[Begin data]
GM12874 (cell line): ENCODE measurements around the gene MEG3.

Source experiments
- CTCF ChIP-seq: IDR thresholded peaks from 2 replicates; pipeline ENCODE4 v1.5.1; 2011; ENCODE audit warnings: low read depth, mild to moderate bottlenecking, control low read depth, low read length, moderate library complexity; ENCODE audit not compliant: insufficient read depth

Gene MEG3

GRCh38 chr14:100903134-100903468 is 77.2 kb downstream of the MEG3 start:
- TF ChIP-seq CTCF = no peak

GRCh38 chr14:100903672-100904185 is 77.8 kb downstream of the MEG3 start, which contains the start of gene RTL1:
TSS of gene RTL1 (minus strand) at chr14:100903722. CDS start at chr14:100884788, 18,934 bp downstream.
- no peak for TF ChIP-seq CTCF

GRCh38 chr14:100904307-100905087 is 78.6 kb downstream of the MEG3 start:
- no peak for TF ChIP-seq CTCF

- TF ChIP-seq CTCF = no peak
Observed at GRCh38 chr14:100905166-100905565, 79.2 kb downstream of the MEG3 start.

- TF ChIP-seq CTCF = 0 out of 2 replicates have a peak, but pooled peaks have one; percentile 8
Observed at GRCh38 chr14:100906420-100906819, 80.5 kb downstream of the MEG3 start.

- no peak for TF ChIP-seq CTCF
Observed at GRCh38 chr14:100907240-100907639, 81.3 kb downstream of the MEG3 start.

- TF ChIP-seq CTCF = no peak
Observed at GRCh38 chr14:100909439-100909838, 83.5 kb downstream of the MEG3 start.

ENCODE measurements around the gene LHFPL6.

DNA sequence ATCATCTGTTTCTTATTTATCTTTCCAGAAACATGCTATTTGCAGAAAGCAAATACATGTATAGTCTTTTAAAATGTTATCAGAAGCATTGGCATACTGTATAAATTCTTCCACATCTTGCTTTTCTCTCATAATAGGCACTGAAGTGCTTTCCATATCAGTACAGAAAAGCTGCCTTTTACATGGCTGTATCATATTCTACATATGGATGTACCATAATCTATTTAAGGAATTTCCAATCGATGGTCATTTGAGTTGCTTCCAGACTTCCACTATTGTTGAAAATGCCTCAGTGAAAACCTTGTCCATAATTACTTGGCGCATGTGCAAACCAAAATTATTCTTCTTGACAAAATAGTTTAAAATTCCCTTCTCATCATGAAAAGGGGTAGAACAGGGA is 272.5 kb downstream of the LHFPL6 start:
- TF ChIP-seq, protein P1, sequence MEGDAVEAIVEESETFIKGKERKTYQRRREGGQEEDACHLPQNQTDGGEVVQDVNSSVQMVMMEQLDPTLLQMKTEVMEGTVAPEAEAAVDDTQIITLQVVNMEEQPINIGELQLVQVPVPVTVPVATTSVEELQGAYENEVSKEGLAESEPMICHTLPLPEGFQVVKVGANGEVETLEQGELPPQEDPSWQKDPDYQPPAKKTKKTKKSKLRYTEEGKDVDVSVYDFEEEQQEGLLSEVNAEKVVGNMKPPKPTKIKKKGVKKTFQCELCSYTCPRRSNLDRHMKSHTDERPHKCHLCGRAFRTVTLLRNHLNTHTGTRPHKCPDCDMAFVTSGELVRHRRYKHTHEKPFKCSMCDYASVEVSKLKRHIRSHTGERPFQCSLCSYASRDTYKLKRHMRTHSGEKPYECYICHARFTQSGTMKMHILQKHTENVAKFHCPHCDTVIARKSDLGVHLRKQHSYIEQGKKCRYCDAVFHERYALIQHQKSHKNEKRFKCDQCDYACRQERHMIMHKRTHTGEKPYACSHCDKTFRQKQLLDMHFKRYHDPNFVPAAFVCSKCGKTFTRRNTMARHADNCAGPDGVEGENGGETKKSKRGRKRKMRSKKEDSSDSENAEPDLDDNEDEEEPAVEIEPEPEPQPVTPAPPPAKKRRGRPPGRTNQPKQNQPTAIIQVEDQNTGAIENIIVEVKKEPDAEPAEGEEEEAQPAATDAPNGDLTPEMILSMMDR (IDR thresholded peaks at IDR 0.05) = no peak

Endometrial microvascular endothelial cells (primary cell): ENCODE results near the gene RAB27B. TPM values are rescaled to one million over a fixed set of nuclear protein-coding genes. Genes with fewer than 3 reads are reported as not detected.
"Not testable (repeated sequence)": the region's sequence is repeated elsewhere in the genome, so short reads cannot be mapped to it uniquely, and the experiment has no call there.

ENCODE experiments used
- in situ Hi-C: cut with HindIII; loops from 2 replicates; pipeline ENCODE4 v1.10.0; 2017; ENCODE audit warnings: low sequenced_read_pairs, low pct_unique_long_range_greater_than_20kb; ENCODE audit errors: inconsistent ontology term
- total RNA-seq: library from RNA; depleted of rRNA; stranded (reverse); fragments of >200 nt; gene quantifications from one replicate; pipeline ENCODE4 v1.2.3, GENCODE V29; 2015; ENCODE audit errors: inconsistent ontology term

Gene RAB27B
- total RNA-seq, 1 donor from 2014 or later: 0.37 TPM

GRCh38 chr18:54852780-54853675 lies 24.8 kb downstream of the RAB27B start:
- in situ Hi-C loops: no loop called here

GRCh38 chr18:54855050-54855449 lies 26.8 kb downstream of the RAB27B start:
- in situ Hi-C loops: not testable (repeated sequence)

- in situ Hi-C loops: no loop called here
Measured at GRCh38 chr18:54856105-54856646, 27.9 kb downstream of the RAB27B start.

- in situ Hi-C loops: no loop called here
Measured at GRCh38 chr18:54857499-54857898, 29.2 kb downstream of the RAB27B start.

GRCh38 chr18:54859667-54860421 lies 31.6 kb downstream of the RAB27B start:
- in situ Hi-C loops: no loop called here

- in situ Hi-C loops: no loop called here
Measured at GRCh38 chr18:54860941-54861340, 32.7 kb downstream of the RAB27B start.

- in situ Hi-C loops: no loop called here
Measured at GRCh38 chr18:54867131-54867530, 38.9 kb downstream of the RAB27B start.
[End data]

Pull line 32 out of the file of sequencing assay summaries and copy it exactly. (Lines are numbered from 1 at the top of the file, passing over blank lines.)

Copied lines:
GRCh38 chr18:54855050-54855449 lies 26.8 kb downstream of the RAB27B start: